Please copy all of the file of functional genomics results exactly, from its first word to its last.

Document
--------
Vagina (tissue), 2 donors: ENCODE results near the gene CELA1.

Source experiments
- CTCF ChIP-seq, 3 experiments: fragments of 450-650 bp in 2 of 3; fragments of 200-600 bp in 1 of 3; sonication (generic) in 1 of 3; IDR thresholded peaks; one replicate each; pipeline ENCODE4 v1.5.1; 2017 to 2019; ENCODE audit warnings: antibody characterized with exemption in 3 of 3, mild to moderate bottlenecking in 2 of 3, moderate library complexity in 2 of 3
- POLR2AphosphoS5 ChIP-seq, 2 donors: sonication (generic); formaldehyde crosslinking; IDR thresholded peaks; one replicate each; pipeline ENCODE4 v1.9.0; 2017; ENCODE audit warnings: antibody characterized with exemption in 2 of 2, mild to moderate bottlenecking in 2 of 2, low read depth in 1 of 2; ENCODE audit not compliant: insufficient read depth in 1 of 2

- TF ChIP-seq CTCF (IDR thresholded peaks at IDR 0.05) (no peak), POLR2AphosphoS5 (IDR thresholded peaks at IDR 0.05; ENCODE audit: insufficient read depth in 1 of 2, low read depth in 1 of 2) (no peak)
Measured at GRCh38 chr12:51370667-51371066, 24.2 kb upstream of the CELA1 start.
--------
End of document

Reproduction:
Vagina (tissue), 2 donors: ENCODE results near the gene CELA1.

Source experiments
- CTCF ChIP-seq, 3 experiments: fragments of 450-650 bp in 2 of 3; fragments of 200-600 bp in 1 of 3; sonication (generic) in 1 of 3; IDR thresholded peaks; one replicate each; pipeline ENCODE4 v1.5.1; 2017 to 2019; ENCODE audit warnings: antibody characterized with exemption in 3 of 3, mild to moderate bottlenecking in 2 of 3, moderate library complexity in 2 of 3
- POLR2AphosphoS5 ChIP-seq, 2 donors: sonication (generic); formaldehyde crosslinking; IDR thresholded peaks; one replicate each; pipeline ENCODE4 v1.9.0; 2017; ENCODE audit warnings: antibody characterized with exemption in 2 of 2, mild to moderate bottlenecking in 2 of 2, low read depth in 1 of 2; ENCODE audit not compliant: insufficient read depth in 1 of 2

- TF ChIP-seq CTCF (IDR thresholded peaks at IDR 0.05) (no peak), POLR2AphosphoS5 (IDR thresholded peaks at IDR 0.05; ENCODE audit: insufficient read depth in 1 of 2, low read depth in 1 of 2) (no peak)
Measured at GRCh38 chr12:51370667-51371066, 24.2 kb upstream of the CELA1 start.